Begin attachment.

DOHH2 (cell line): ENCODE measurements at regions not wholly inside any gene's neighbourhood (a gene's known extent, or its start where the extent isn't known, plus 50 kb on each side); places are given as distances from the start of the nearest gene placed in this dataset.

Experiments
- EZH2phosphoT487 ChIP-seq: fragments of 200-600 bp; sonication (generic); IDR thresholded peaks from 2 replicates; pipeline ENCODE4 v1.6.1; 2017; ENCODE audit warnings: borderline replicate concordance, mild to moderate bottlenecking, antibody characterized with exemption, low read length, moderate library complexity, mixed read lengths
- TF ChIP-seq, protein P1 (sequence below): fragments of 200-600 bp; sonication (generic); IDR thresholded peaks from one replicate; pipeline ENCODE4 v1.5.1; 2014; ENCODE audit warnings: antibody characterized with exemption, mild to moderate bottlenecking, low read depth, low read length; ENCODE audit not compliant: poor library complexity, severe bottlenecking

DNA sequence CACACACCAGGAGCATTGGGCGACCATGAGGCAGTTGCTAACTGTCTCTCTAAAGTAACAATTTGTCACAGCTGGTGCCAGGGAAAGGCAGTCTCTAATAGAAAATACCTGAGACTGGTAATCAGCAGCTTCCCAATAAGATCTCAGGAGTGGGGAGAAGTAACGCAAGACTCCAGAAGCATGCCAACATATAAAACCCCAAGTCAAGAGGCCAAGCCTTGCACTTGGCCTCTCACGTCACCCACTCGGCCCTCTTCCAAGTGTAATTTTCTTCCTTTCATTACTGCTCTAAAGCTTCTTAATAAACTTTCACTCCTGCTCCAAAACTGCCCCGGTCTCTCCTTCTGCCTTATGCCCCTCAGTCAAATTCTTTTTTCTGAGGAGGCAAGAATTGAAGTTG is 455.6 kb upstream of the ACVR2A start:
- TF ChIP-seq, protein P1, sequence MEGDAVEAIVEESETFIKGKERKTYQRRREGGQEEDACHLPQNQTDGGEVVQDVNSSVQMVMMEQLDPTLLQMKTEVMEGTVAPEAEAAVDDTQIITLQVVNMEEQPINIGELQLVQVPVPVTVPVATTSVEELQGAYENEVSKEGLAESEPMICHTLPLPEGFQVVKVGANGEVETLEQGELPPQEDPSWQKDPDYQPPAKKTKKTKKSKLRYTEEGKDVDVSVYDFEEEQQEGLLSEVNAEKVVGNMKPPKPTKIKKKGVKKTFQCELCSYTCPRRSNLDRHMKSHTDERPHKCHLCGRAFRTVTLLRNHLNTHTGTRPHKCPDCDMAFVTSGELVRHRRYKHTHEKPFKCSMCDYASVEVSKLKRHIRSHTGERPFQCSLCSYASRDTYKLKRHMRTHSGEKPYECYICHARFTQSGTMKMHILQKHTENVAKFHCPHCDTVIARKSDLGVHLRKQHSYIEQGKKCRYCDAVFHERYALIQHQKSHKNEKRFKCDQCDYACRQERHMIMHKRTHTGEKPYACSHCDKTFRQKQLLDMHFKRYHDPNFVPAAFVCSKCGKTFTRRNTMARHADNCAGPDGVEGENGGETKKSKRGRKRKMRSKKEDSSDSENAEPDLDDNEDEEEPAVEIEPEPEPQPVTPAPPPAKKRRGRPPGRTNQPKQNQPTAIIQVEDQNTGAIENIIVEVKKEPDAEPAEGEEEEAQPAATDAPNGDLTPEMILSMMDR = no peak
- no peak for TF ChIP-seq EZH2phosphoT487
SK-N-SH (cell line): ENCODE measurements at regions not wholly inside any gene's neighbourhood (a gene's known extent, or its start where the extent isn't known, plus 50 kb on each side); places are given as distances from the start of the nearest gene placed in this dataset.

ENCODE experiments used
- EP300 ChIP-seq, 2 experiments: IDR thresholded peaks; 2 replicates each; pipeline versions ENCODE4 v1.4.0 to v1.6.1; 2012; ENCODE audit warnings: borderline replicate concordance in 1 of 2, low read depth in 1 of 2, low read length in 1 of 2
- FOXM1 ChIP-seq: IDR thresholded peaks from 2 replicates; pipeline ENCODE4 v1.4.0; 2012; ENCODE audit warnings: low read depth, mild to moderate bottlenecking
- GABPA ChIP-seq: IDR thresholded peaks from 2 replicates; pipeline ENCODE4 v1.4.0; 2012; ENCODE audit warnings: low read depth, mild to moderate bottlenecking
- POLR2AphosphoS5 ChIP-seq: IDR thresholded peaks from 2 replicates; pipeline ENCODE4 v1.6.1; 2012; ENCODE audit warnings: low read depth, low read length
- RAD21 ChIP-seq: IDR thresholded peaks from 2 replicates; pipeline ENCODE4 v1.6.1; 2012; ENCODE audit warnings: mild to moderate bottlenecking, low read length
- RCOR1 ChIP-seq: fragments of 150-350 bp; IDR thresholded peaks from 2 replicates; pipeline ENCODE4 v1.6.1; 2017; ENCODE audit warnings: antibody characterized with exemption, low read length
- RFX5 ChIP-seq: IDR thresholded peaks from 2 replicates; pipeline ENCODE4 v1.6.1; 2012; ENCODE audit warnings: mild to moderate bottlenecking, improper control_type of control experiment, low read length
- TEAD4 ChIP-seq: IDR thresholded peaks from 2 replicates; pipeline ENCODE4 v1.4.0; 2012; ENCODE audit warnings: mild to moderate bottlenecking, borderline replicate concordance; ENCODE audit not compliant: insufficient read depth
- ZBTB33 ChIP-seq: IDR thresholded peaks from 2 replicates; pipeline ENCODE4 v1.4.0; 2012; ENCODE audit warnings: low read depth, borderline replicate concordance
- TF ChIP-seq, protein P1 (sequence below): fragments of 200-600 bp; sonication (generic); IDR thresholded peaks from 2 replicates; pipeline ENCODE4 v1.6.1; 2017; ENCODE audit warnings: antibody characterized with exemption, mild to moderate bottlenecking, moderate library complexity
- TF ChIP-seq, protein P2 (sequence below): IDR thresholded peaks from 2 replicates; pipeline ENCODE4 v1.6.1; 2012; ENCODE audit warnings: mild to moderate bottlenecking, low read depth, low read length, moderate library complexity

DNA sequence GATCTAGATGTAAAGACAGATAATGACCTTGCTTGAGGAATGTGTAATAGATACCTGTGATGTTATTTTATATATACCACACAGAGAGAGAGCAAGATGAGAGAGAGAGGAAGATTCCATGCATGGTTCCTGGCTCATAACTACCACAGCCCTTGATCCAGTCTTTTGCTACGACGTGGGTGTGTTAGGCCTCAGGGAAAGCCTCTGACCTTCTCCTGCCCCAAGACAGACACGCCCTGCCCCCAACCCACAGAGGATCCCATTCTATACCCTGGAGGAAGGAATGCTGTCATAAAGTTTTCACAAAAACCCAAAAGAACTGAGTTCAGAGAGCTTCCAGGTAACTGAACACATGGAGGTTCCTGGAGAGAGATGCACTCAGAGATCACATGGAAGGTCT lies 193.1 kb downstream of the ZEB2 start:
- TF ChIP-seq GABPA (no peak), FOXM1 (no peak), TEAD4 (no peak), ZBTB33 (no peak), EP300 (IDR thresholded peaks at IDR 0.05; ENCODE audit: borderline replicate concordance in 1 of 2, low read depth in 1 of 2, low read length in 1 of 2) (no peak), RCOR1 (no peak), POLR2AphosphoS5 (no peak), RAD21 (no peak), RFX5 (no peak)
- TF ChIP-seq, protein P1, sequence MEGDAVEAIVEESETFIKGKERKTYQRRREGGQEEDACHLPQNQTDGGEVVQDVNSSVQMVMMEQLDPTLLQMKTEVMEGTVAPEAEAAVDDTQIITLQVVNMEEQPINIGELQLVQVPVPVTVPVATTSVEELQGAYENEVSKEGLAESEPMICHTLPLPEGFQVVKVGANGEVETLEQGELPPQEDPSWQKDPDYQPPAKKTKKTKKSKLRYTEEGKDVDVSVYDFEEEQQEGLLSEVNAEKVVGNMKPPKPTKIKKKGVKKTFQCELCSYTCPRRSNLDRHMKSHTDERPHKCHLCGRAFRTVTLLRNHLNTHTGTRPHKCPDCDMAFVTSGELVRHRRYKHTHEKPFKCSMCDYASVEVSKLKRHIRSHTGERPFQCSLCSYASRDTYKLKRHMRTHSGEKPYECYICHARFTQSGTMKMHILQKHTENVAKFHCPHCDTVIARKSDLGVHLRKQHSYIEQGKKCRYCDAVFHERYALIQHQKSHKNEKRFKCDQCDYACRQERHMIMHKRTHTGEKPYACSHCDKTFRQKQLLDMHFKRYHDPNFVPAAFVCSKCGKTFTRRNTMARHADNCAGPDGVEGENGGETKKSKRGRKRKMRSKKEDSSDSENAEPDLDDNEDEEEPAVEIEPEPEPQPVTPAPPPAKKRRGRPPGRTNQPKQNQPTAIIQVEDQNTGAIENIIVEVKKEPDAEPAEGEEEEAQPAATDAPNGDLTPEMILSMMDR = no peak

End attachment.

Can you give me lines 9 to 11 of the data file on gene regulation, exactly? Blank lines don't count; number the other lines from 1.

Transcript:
ENCODE experiments used
- EP300 ChIP-seq, 2 experiments: IDR thresholded peaks; 2 replicates each; pipeline versions ENCODE4 v1.4.0 to v1.6.1; 2012; ENCODE audit warnings: borderline replicate concordance in 1 of 2, low read depth in 1 of 2, low read length in 1 of 2
- FOXM1 ChIP-seq: IDR thresholded peaks from 2 replicates; pipeline ENCODE4 v1.4.0; 2012; ENCODE audit warnings: low read depth, mild to moderate bottlenecking